Thursday, January 17, 2008
Hey readers! A new feature being introduced today which will be a recurring item is "10 Questions." I've concocted dozens and select them at random for the chosen person.
This week's respondent is Tony Miller, (pictured), of psych-pop band Ideal Free Distribution.
1. In ten words-or less, define "psychedelic music."
Psychedelic music is a full aural experience that transcends the typical words/poetry with musical backing format.
2. What is the most psychedelic instrument, why?
You already know my answer to this one Valis…It’s hands down the Mellotron. That beautiful tape-sampling instrument birthed from Birmingham, England (but based on the American Chamberlain organ) has a magical warbly, latent, and often haunted sound that adds instant atmosphere so important in psych music. The Hammond organ/Leslie cabinet combo is right up there too. The only other instrument that had a dedicated psych sound to me is the sitar and it has to be used sparingly or it becomes cliché.
3. Favorite psychedelic album of all time?
Geez man…I really don’t know if I can do that. I discover a new hidden gem every week it seems. Okay, let’s think about this…I have tons of favorite psych artist, but as far as a complete gem of an album I guess there’s only a few that really stand out for me. If I’m in a baroque/pop/psych mood, Zombies Oydssey and Oracle and the Bee Gees First are tied for #1 for me. If I’m feeling a bit edgier, I might opt for a little July – still pop but darker, grittier, and a production sound that I go for every time I record – or ‘Piper at the Gates…’ if I have enough weed to keep me focused. Right now in my head, by the best definitions of my favorite type of psych, my favorite complete album would be Love, Forever Changes – utter magic.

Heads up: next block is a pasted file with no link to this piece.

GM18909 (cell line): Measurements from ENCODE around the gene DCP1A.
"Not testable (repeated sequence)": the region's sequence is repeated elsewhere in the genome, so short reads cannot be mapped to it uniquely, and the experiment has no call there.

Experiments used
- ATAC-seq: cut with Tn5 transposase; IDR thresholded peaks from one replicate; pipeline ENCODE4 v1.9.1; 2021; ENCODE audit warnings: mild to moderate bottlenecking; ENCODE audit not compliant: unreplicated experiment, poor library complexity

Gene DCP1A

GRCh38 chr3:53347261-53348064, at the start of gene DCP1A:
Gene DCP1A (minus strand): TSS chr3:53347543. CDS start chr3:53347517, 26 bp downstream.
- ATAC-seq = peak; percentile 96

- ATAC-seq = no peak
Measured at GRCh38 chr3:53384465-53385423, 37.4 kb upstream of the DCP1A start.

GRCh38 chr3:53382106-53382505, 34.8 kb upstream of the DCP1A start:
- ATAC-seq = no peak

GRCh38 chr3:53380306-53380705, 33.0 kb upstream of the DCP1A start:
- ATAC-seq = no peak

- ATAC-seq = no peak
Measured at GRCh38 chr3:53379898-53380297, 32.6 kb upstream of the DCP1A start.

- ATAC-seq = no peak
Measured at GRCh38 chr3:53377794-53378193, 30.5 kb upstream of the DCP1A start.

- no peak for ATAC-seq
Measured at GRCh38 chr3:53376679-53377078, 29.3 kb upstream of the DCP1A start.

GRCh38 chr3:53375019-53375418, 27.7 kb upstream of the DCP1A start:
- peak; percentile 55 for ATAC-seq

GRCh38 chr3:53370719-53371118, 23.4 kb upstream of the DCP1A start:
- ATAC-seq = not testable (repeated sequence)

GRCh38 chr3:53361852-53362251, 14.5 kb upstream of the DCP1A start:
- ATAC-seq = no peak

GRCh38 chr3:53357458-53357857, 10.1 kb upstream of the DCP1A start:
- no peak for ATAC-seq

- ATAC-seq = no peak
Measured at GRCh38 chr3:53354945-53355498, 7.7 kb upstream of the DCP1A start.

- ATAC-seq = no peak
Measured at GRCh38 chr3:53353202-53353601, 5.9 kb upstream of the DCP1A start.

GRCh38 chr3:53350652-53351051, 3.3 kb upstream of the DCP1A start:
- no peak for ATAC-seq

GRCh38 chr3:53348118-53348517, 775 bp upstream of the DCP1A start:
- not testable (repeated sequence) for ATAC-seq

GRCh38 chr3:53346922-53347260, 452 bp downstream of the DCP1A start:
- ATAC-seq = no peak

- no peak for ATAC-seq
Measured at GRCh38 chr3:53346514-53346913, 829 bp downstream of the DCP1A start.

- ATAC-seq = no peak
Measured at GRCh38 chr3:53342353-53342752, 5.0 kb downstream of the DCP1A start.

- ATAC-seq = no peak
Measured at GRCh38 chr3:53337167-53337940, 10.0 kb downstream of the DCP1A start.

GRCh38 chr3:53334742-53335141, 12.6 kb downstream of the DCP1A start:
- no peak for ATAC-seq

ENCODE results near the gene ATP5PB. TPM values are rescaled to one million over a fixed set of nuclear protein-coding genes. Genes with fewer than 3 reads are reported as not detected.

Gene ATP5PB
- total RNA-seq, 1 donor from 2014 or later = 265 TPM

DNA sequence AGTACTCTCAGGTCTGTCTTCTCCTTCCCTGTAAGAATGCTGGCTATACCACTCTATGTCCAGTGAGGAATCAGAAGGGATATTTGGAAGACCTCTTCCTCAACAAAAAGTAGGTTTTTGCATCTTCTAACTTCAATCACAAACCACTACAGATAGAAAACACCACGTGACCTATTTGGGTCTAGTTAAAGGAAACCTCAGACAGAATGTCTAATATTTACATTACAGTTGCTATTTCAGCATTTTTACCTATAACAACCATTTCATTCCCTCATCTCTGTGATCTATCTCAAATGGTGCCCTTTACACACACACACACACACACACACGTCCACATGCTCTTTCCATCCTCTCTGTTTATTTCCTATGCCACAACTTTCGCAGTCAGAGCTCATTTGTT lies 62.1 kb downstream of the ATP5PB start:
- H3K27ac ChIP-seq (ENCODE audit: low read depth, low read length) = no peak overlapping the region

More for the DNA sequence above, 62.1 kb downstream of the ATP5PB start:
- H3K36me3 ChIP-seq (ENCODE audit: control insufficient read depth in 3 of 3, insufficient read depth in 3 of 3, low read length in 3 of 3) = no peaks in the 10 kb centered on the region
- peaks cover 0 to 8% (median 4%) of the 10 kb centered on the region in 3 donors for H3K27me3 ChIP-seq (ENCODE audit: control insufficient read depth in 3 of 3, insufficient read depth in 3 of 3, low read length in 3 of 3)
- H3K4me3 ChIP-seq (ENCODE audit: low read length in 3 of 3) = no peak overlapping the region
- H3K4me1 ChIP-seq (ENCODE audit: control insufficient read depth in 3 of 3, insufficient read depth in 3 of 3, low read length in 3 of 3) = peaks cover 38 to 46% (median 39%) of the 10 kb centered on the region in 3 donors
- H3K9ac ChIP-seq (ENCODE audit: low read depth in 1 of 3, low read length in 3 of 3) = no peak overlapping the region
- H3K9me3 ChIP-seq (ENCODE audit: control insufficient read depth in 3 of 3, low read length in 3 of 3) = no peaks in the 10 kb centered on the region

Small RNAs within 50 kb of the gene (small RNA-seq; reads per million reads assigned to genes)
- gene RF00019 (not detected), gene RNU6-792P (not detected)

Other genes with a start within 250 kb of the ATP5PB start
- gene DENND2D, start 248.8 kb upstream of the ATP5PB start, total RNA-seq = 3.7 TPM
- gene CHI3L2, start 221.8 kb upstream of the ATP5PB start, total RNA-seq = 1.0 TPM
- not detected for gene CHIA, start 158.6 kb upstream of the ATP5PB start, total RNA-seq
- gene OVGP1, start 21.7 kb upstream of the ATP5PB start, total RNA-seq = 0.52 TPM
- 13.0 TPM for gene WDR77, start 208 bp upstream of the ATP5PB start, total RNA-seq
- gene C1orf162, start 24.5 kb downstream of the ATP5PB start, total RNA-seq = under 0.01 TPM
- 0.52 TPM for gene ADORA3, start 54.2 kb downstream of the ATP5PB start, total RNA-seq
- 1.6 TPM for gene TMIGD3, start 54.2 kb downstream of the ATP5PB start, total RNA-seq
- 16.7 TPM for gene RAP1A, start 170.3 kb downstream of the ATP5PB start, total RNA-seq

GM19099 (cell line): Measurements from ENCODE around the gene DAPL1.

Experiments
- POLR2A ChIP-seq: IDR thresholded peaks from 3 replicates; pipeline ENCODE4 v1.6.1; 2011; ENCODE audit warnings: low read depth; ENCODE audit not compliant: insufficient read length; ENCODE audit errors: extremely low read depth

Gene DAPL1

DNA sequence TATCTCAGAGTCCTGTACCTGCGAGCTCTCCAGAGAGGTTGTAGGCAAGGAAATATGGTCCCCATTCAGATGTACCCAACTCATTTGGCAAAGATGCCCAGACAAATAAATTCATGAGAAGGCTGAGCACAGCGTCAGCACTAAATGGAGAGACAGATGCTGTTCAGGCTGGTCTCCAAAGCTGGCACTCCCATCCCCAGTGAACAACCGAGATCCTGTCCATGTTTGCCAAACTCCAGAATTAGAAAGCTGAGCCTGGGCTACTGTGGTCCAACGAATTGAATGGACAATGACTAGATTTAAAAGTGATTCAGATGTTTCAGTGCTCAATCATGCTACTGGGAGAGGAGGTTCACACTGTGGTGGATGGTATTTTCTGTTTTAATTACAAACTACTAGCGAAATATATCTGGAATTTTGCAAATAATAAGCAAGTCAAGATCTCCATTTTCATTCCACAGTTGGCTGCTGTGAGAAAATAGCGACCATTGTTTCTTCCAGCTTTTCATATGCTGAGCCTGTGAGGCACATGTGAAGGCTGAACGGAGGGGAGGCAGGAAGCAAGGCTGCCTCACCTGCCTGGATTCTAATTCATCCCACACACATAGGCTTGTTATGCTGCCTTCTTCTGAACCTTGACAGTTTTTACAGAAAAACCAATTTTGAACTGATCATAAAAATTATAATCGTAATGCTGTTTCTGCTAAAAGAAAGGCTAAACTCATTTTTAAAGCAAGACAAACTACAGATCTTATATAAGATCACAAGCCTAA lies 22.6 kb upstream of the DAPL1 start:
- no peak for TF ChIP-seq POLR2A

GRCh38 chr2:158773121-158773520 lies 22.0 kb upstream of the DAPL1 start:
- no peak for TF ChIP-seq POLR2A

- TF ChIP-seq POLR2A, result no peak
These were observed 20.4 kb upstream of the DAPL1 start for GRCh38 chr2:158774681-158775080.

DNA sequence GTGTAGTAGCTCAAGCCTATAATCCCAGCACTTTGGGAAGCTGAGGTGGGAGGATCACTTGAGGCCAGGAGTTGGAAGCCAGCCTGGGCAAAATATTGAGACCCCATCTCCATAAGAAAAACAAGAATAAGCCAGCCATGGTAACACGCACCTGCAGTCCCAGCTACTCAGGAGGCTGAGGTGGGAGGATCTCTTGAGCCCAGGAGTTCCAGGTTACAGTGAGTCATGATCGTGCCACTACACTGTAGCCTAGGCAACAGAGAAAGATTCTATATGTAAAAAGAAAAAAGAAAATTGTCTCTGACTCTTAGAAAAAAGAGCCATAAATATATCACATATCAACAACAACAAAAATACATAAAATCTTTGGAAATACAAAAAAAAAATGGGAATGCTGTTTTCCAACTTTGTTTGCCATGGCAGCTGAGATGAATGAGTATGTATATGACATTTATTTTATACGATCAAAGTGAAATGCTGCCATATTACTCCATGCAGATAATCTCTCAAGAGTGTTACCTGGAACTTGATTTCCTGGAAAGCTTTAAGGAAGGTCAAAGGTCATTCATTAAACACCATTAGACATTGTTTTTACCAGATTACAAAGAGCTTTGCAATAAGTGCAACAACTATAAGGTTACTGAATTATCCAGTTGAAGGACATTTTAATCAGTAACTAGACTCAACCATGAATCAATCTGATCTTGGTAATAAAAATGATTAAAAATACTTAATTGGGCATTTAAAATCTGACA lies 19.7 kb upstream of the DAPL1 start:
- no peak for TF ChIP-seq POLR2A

4. Roky or Syd, why?
I love what Roky has done and I grow to appreciate his work more every day, but Syd…Syd made me re-evaluate music and had the biggest effect on how I think about music as art specifically with songwriting, atmospherics, and guitar playing. Though both had similar life circumstances with creative periods cut way too short, Syd did the most for me.
5. Alice In Wonderland or The Wind In The Willows?
I don’t think of either of these as psychedelic. It’s weird when you grow up with something it just seems normal no matter how left of center others consider it. Much of what’s considered outsider psychedelic music is regular stuff to me (which makes me find non-psych boring). I remember hearing songs from ‘Her Satanic Majesties...’, 13th Floor Elevators, psych era Beatles, and many others on our local radio station when I was a kid (thank you WCBL). It just seemed normal. Wait, what the hell was my point…oh yeah, Wind in the Willows would be my choice.
6. What psychedelic album do you wish more people knew about?
Though it might be a little on the light side of psychadelia, Del Shannon’s ‘Home and Away’ is a lost treasure that every one should hear. It was the mastermind of Andrew Loog Oldham – he wanted to produce his own version of Pet Sounds. After hearing Del’s cover of ‘Under My Thumb’ decided that he was the one who should bring it to life vocally.
From www.delshannon.com: “Del Shannon was touring Britain in late January and early February 1967 to promote his latest single "She" where, at the BBC Studios, he bumped into Andrew Loog Oldham, producer of the Rolling Stones. Oldham expressed how much he had loved Shannon's version of the Stones' "Under My Thumb" and wanted to record him. Shannon put an overseas call in to Liberty Records in Los Angeles and was told, "Yes, whatever the expense. Go cut with Andrew!"
The album was only recently released because the label lost interest in the whole baroque/pop/psych genre and put it on the shelf. John Paul Jones and Jimmy Page did some masterful session work on that album before there was any Led in their collective Zeppelins. Just a note to those who like Billy Nichols – ‘Would you Believe’ and ‘Home and Away’ have a very similar sound… Oldham was Nichols producer as well and Billy contributed a few songs to Del’s album due to the connection and love of Del’s older music.
7. What band, active today, most defines "psychedelic" to you?